After our brief stint at Wangfujing Street, it got me thinking without being condescending – why on earth should someone make such weird food choices. Is there a history behind it or is it just for fun? This led me to do some quick research on the internet. Although there’s nothing conclusive but I found three theories floating around, out of which one sounded logical to some degree.
Before I go out on the theories let me tell you something else. Spiders, centipedes, scorpions, beetles and snakes are not the usual Chinese diet. They are just exotic dishes highlighted mostly by the tourist world. You really don’t want to annoy your Chinese friend by asking him – Do you eat snakes? Trust me I have a lot of Chinese friends and just like any one of us they too hate being stereotyped. One thing I can tell you for sure about the Chinese diet is that – it’s one of the healthiest. Rest all is a matter of perspective. If you have a travelers heart you will love every shade of a food palate.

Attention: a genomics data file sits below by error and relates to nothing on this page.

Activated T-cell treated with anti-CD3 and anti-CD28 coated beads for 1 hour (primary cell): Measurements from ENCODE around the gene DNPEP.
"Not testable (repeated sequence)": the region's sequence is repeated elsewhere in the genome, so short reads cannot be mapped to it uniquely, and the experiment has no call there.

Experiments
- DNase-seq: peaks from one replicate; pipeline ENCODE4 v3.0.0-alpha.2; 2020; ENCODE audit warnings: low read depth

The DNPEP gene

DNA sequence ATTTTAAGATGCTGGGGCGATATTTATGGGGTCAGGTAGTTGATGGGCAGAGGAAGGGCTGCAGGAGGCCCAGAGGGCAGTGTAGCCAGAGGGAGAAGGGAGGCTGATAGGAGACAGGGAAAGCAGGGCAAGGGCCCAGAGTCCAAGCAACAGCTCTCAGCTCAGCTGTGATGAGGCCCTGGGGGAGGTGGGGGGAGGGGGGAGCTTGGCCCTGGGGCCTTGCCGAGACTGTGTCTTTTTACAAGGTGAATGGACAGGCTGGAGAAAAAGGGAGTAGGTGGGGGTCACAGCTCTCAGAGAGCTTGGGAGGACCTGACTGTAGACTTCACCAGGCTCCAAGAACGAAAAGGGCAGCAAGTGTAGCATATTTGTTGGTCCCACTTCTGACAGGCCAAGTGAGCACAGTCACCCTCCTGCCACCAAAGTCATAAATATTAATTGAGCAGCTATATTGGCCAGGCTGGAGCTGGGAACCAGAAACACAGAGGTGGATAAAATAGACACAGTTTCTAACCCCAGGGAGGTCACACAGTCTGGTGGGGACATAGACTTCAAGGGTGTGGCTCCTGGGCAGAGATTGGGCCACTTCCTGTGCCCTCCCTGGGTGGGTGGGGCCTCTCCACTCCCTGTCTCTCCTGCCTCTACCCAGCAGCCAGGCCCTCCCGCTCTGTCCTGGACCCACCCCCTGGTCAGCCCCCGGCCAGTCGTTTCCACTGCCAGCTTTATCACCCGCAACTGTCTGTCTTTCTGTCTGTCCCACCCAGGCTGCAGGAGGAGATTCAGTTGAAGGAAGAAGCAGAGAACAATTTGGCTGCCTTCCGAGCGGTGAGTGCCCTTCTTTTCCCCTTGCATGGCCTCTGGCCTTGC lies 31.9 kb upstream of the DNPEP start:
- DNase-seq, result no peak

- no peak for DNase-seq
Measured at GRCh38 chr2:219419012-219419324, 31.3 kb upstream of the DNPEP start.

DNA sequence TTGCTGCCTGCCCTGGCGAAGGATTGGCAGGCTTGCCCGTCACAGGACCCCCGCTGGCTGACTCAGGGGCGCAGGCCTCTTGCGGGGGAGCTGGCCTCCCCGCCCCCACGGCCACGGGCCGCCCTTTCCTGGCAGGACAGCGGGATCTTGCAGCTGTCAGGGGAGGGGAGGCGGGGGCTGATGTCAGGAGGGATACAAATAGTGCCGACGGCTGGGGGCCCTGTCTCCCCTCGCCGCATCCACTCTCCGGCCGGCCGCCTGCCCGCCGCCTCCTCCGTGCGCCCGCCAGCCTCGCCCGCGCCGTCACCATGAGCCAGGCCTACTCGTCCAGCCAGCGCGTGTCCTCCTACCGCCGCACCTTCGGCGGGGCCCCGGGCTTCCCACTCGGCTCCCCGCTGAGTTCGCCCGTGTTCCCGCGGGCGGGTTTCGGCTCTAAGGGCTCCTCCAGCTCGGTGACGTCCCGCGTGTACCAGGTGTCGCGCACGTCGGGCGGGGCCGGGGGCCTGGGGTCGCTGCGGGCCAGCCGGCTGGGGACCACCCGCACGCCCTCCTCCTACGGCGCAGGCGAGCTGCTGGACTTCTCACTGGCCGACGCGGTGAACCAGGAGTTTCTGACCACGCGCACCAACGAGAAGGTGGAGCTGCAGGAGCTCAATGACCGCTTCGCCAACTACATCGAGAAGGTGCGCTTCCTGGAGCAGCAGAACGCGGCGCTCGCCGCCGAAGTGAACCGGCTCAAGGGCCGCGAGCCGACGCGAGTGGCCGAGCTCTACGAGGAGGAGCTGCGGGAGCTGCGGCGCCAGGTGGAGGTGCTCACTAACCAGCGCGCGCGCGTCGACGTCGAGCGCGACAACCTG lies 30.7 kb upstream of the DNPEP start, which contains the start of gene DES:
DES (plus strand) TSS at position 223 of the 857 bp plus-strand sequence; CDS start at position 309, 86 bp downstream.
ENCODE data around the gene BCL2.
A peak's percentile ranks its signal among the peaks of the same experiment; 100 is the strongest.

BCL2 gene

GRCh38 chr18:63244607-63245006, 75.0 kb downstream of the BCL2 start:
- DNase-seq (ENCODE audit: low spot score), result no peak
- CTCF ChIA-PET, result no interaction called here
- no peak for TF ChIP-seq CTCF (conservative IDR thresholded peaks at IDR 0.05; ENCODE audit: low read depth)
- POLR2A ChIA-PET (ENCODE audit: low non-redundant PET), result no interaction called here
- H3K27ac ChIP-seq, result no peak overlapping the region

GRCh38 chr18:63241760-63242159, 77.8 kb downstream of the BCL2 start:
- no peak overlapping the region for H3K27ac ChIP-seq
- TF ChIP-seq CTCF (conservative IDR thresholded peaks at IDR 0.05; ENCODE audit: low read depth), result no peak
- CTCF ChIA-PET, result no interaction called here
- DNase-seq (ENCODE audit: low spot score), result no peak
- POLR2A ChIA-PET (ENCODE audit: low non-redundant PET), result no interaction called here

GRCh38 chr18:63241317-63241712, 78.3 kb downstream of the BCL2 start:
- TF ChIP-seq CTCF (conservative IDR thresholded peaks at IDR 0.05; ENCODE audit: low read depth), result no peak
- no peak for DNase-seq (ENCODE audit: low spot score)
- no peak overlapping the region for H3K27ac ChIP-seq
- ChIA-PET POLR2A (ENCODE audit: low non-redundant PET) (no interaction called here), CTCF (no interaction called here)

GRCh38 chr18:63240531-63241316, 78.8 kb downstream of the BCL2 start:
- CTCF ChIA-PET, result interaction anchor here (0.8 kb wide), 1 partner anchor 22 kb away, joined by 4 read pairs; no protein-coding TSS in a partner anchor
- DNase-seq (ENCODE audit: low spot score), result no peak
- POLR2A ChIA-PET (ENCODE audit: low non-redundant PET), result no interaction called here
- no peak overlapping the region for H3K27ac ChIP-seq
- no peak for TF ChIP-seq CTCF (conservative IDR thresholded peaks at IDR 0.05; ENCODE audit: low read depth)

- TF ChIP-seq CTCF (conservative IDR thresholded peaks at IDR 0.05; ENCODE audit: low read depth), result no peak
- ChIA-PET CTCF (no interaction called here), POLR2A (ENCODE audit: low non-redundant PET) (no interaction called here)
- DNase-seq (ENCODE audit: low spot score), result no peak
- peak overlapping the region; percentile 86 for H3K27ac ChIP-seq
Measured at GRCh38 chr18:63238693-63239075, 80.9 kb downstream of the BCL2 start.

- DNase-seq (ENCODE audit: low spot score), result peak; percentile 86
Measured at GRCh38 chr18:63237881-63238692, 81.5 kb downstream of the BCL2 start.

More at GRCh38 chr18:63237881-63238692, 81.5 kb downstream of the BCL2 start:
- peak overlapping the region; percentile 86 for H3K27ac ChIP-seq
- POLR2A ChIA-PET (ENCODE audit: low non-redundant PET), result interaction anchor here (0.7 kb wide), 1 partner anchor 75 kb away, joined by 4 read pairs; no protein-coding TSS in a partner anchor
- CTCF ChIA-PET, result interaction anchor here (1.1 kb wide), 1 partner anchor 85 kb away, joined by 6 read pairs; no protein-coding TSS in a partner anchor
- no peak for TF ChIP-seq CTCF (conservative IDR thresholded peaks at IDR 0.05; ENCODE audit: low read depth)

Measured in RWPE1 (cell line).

So coming back to the theories – the first one relates to survival instinct. China had big famines in the past. The food supplies dried up pretty quick because of the large population leading to widespread starvation. Hunger forced people to change over to weird eating choices when the usual source ended. But there’s a flaw in this theory. India too had big famines and a population at par with China. The famines didn’t force any major changes in the eating choices of the mainstream Indian population.
The second theory shifts the gear to the richer part of the society and relies on the basic assumption that Chinese food focus on exotic taste. The rich people in the society got bored of eating the regular diet and every once in a while decided to try something exotic. Thus came the tradition of weird choices. Personally, I found this theory funny.